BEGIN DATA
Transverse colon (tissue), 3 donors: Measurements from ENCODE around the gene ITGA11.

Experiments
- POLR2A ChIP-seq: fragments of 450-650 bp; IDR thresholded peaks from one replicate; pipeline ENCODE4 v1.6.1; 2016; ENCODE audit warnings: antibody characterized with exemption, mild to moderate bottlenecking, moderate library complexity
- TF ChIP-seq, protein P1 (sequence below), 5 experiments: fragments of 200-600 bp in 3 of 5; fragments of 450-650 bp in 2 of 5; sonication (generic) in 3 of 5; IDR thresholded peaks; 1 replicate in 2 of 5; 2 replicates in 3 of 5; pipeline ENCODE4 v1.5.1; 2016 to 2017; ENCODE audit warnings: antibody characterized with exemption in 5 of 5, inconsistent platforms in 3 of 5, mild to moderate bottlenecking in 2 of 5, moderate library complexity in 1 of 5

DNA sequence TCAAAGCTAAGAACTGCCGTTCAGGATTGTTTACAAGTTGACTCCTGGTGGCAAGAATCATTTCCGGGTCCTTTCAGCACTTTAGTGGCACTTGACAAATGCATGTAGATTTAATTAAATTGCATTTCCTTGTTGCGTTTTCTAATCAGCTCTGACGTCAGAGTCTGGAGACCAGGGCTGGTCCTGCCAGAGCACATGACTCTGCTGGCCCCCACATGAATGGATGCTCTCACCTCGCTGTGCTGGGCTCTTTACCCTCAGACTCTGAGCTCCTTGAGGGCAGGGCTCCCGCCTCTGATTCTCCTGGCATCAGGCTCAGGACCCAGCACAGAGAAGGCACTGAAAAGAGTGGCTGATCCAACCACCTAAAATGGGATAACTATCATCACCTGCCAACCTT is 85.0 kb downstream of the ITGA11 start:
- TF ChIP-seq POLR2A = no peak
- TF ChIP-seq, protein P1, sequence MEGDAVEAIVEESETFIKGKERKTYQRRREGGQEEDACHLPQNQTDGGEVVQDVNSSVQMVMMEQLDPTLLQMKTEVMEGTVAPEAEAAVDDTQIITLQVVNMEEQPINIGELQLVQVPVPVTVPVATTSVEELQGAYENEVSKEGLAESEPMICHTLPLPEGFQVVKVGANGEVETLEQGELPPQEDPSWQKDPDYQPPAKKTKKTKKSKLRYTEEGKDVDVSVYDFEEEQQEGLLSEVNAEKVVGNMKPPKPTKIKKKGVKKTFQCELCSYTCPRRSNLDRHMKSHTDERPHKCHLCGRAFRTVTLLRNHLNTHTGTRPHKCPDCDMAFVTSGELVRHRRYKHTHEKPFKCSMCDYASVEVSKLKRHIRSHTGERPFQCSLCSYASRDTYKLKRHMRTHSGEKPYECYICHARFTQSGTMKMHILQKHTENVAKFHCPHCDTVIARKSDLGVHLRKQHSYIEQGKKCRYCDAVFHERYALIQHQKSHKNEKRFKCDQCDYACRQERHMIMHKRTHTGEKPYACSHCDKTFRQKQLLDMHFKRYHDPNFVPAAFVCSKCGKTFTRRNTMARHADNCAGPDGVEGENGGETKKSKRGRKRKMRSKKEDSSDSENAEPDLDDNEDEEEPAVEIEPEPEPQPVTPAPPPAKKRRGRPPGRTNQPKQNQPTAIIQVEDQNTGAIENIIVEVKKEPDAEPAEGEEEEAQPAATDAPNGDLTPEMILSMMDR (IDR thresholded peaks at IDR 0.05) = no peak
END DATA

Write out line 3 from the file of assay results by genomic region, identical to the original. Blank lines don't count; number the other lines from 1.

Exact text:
- POLR2A ChIP-seq: fragments of 450-650 bp; IDR thresholded peaks from one replicate; pipeline ENCODE4 v1.6.1; 2016; ENCODE audit warnings: antibody characterized with exemption, mild to moderate bottlenecking, moderate library complexity